Last Oc­to­ber, a fa­ther and son set out into the Ore­gon wilder­ness, stalk­ing black­tail deer. Af­ter they split up, only one of them made it out of the woods. This is what hap­pens when a hunter dis­ap­pears

Field and Stream - - FRONT PAGE - BY JR SUL­LI­VAN Pho­to­graphs by TY COLE


Trevor Hig­gins was start­ing to panic. Even if his dad had shot a deer, he should have reached the trail­head by now. Or, if he’d fallen and bro­ken a leg, Trevor was sure his dad would have belly-crawled to the road. He wasn’t the kind of guy to de­pend on some­one else for help, to sit and wait for res­cue. But two and a half hours had passed since his dad, Shawn Hig­gins, had en­tered the woods. Maybe more. Trevor wasn’t sure any­more. But he knew that his dad should have come back to the truck al­ready.

Their plan was sim­ple: Shawn, 41, would hike down the nar­row foot­path, look­ing for a black­tail. Mean­while, Trevor, 21—who had killed a buck the day be­fore—would wait with the truck at the next trail­head, 2 miles up Burnt Ridge Road in the Siskiyou Moun­tains of south­west Ore­gon. Af­ter a cou­ple of hours, they’d meet and drive to get Will Chan­dler, Trevor’s un­cle, whom they’d dropped off ear­lier. They did this sort of thing of­ten. There was no rea­son for Shawn to have taken more than an hour or so to make the hike. Now, a storm be­gan to bear down on the moun­tain, which fur­ther unset­tled Trevor. He watched as the Oc­to­ber sky grayed. He could see a dark­ness com­ing. FIRST, PANIC BUILDS At 2:30 P.M., Will Chan­dler showed up at the truck. Trevor, his nephew, and Shawn, his brother-in-law, were sup­posed to pick him up three hours ago, but they never showed, so he had to walk 7 miles down the moun­tain by him­self. Cold and ir­ri­tated, he yanked open the truck door. “Trevor, what the hell is go­ing on?” he said. But the mo­ment he saw Trevor’s face, he knew some­thing had gone wrong.

Old Haunt Gar­rett (left), Trevor, and Stephanie Hig­gins re­turn to the Siskiyou Moun­tains.

“My dad hasn’t come out yet,” Trevor said. For as long as Will had known Shawn, he’d never once failed to show up like this. Will and Trevor agreed that they needed to look for Shawn be­fore the weather wors­ened, but even now the con­di­tions weren’t con­ducive to a search. The wind was blow­ing hard enough to shake the pickup, and tree limbs crashed down around them; it wouldn’t take long for the rain to erase any boot track from the trail. With night­fall just hours away, Will and Trevor split up in hopes of find­ing Shawn quickly. Trevor would start at the far trail­head, where he’d dropped off his dad that morn­ing, while Will hiked in from where the truck was parked. They’d meet in the mid­dle, af­ter one of them had found Shawn.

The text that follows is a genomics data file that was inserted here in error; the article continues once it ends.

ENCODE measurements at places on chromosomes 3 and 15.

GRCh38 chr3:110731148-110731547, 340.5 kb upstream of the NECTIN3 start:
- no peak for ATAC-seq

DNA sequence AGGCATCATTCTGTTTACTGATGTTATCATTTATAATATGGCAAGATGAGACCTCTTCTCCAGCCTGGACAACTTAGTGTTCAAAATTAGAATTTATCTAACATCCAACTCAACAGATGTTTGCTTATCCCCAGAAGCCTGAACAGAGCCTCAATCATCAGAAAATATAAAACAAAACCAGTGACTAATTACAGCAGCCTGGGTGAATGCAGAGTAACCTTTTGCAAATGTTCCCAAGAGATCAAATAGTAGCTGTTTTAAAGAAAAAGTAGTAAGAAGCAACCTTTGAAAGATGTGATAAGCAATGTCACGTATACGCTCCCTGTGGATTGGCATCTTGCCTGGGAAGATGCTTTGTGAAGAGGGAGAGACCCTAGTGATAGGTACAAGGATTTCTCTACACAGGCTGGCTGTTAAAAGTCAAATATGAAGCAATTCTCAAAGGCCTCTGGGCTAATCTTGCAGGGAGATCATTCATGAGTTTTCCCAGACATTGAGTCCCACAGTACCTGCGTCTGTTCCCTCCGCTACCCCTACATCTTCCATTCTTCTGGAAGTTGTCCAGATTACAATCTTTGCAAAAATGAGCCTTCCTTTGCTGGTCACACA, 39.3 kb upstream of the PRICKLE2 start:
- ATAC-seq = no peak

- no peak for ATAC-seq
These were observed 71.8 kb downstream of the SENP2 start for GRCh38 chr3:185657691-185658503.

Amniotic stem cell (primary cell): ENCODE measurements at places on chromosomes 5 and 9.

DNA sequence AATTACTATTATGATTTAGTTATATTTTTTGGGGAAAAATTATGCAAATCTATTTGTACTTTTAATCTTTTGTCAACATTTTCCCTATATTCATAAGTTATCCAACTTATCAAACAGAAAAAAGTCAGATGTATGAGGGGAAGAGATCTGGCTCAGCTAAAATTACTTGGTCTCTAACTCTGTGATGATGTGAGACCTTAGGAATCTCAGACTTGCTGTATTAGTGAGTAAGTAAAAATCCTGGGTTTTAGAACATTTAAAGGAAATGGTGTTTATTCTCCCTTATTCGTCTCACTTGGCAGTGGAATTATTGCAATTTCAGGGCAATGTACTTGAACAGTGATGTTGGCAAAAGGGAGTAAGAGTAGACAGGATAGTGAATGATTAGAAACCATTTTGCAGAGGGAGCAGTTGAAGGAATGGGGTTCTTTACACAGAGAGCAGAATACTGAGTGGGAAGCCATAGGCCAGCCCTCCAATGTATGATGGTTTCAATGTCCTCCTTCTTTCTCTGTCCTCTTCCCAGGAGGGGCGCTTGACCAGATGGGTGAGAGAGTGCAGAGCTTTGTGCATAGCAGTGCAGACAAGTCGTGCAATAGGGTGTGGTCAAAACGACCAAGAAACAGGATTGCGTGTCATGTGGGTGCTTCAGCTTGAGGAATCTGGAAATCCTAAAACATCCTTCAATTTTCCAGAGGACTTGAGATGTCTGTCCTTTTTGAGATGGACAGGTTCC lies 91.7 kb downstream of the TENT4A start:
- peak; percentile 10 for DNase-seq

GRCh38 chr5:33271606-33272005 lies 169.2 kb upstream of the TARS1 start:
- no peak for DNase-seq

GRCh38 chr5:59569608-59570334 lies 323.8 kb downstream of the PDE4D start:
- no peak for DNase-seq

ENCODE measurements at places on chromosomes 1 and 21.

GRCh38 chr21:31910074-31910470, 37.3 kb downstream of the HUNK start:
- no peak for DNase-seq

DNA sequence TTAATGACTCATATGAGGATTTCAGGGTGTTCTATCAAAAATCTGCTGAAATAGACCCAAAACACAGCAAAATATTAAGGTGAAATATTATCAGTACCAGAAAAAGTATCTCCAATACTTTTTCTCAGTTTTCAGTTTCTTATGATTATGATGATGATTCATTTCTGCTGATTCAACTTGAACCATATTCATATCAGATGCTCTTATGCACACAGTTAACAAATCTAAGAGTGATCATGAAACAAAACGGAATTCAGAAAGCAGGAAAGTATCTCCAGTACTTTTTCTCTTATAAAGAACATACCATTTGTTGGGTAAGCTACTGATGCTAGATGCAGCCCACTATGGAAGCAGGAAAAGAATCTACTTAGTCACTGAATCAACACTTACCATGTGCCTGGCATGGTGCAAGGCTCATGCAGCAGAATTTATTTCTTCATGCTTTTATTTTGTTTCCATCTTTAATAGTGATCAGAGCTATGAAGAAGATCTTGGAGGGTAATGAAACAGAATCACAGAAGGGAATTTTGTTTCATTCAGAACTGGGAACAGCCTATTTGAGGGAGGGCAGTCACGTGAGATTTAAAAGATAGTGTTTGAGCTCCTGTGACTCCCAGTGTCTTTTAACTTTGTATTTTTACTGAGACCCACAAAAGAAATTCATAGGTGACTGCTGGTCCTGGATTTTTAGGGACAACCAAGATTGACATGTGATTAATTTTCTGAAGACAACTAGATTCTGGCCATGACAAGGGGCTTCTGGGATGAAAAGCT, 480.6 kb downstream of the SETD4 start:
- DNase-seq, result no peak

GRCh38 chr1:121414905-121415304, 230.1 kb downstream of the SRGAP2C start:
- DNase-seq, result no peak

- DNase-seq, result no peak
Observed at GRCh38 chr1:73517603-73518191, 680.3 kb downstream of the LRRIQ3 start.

Trevor drove his four­wheeler north to the far trail­head, but the nar­row path forced him to hike from there. As he struck off down the trail, he could see far through the old-growth tim­ber and rock out­crop­pings. Trevor had grown up hunt­ing this piece of wilder­ness, but his dad knew it even bet­ter—an­other rea­son why his fail­ure to show was so un­nerv­ing. Shawn knew the moun­tains and ridges about as well as any­one and was an ex­pert in pur­su­ing deer in the tim­ber; he jok­ingly re­ferred to him­self as Dr. Black­tail.

The wilder­ness that sur­rounded Trevor lies within the 1.7-mil­lion-acre Rogue River–Siskiyou Na­tional For­est. It is un­for­giv­ing coun­try, with high, sharp ridges and dense stands of cedar and fir. The area where Trevor and Shawn were hunt­ing, in par­tic­u­lar, has seen its share of close calls and tragedies. Most no­tably, in Nov. 2006, a fam­ily from San Fran­cisco made a wrong turn off the one-lane road that